A cryostat for dispersion measurements at low temperatures

A cryostat for dispersion measurements at low temperatures

A Cryostat for Dispersion Measurements Low T e m p e r a t u r e s at IT. P. Babe nko, M. S. .Brodin, and M. S. Soskin htstitute of Physics, Ukraini...

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A Cryostat for Dispersion Measurements Low T e m p e r a t u r e s

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IT. P. Babe nko, M. S. .Brodin, and M. S. Soskin htstitute of Physics, Ukrainia~ Academy of Scie~ces, "U.S.S.R. Received 14 February 1962t

AT the present time studies of the dispersion of light in crystals at low temperatures are essential in order to find effects, predicted by theory, of dispersion. The most convenient method for measuring refractive index in the region of an absorption is an interferometric one, in particular by using a Jamin interferometer. The main difficulty in low temperature studies of this type lies in cooling the specimen to the required temperatures while at the same time preserving the clarity and stability of the interference picture. The most successful practical solution of this problem remains the housing of the interferometer in the cryostat, together with the specimen, first accomplished by Obreivmov and Prikhot'ko I for a temperature of 77 ° K. The same principle was maintained in the construction of a metal cryostat 2 designed for working at T = 20 ° K. In these arrangements the specimen, together with the interferometer, were in the vapour of the liquid coolant. This simple principle cannot be applied in the case of liquid helium, unfortunately, because of the small heat transfer by gaseous helium, as a result of which a specimen contained in a vapour atmosphere and under illumination is at a temperature considerably above 4 ° K. In constructing a helium cryostat for dispersion measurements it was found most successful to house only the interferometer in the vapour, while the specimen was directly in the liquid helium. In the cryostat developed, several constructional drawbacks which existed in the cryostat previously described 2 for measurements at T = 20°K were also removed; these did not make it possible to orient and interchange the specimen while working. The general layout and external form of the well-proved metal cryostat designed for absorption studies 3 was preserved. For this reason, only that part of the cryostat which is substantially new and specific for the dispersion measurements is shown in Figure 1. The removable inset 1 has a shaped tank 2 of volume 1.5 1. with the recess 3 filled with liquid helium. There is a pocket 4 in the recess, 6 m m wide with quartz windows 5, in which the specimen 6 is placed on a boss. The interferometer mirrors 7 are supported on the quartz horseshoe5" R e c e i v e d by PTI~ E d i t o r 6 M a r c h 1961: Pribory i Tekhnika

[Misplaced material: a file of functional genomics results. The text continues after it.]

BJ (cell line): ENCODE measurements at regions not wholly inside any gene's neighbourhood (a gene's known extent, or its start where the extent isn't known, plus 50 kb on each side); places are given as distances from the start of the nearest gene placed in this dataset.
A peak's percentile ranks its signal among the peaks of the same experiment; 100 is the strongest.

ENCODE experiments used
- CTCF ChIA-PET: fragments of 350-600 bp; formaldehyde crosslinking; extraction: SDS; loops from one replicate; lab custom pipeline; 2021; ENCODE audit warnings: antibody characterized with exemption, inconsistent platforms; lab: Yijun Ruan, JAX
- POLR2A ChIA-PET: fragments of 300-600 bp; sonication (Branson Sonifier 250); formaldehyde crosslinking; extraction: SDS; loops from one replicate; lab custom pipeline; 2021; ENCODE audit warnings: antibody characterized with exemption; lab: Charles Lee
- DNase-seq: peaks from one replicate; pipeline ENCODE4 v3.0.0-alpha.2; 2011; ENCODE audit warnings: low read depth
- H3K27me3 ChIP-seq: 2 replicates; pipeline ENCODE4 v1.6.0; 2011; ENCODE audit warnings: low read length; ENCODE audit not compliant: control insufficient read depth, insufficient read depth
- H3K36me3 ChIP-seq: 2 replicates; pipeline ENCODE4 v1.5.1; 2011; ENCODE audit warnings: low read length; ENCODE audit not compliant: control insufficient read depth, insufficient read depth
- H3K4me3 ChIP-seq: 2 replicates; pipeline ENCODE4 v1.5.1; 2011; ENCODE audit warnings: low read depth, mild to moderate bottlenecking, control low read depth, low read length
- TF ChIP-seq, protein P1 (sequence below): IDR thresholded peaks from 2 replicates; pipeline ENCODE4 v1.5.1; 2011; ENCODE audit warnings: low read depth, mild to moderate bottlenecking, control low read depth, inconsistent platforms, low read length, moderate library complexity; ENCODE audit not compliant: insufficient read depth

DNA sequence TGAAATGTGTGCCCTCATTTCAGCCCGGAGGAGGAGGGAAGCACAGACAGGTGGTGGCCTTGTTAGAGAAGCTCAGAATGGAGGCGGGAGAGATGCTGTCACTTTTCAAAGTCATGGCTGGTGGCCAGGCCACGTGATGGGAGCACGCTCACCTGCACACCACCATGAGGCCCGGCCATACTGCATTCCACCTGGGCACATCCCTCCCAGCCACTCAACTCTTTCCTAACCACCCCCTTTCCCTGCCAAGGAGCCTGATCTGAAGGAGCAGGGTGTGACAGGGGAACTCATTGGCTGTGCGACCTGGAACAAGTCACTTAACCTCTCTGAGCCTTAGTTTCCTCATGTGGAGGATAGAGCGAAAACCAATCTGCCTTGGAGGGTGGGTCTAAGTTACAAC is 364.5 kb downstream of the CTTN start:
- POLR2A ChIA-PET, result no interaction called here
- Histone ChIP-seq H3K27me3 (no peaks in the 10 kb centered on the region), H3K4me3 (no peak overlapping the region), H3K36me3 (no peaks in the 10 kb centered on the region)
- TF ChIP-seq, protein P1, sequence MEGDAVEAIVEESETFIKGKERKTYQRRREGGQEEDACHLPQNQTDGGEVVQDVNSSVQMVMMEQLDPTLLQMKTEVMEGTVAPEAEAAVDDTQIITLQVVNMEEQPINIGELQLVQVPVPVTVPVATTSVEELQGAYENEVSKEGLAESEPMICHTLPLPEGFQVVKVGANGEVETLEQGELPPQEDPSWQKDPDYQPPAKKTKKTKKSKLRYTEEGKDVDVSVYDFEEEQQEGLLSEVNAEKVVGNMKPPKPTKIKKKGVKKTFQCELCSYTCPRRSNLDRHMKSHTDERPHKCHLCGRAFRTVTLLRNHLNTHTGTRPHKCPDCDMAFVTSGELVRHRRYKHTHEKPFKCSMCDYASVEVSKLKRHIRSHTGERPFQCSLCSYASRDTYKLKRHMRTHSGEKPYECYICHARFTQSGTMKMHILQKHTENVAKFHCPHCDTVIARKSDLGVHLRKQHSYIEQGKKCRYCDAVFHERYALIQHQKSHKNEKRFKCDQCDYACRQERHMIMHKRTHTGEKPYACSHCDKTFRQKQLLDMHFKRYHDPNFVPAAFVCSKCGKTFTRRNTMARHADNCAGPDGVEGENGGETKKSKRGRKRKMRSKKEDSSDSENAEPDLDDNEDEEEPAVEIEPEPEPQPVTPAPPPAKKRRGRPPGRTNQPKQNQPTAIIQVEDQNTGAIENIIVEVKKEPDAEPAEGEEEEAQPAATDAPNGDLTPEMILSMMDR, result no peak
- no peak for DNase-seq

l~ksperimenta N o . 6, p. 140 (1961). CRYOGENICS

• DECEMBER

1962

shaped support 8 which is in an atmosphere of helium vapour. The path of the rays in the cryostat is clear from the drawing. The correct fitting of the windows in the cryostat requires great attention as this must prevent flow of the liquid and at the same time must not introduce

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mechanical strains in the windows, which are specially marked on cooling and lead to depolarization of the light passing through. This was achieved by using a screw clamp and a suede ring for sealing, impregnated with vacuum grease and sprinkled with graphite powder. An inset of slightly different construction was made for working in liquid hydrogen vapour: the slot determining the direction of the boss with the specimen, was solid, while the ring into which the holder with the crystal fitted had free openings for the vapour to reach the specimen. 365

The consumption of helium is 0.7 l./hr and of hydrogen 0.2 l./hr. The cryostat proved itself well in operation, the interference picture being sufficiently stable.

2. BRODIN,M. S., MEOVEDEV,V. S., and PRmnOT'KO, A. F. Prib. i Tekh. Eksper. No. 3, p. 96 (1956) 3. BABENKO,V. P., BROUDE,V. S., MEDVEDEV,V. S., and PRIKHOT'KO, A. F. Prib. i Tekh. Eksper. No. 1, p. 115 (1959)

REFERENCES I. V., and PRIKHOT'KO, A. F. Volume hi Celebration of Academician A. F. loffe's 70th Birthday (Academyof Sciences, U.S.S.R., 1950)

1. OBREIVMOV,

This paper has been specially translated for CRYOGENICS and is included by permission o f the Editors of Pribory i Tekhnika t~ksperbnenta. We are also indebted to the Instrument Society o f America and the Plenum Press, who publish their own cover-to-cover translation o f PT# by arrangement with the Russian publisher.

CORRIGENDA The following corrections should be made to the paper by Professor McGee and Mr. Martin in the September 1962 issue. Page 259, left-hand column. The sentence beginning 'Although there is n o . . . ' should be replaced by: Although there is no evidence from high speed mass spectrographic analyses for the presence of H 2 0 4 in the effluent from the gas-phase reaction of H with 02, HO2 is readily observed in such experimental arrangements. 17.18However, H O 2 has not been observed in infra-red absorption in the ices that may be formed upon quenching this effluent (GIGUERE,P. A., and HARVEY,K. B. J. chem. Phys. 25, 373 0956)). Page 267, right-hand column. Reference 111 should read: BERGER, R. Proc. nat. Acad. Sci., Wash. 47, 1434 (i961)

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CRYOGENICS

• DECEMBER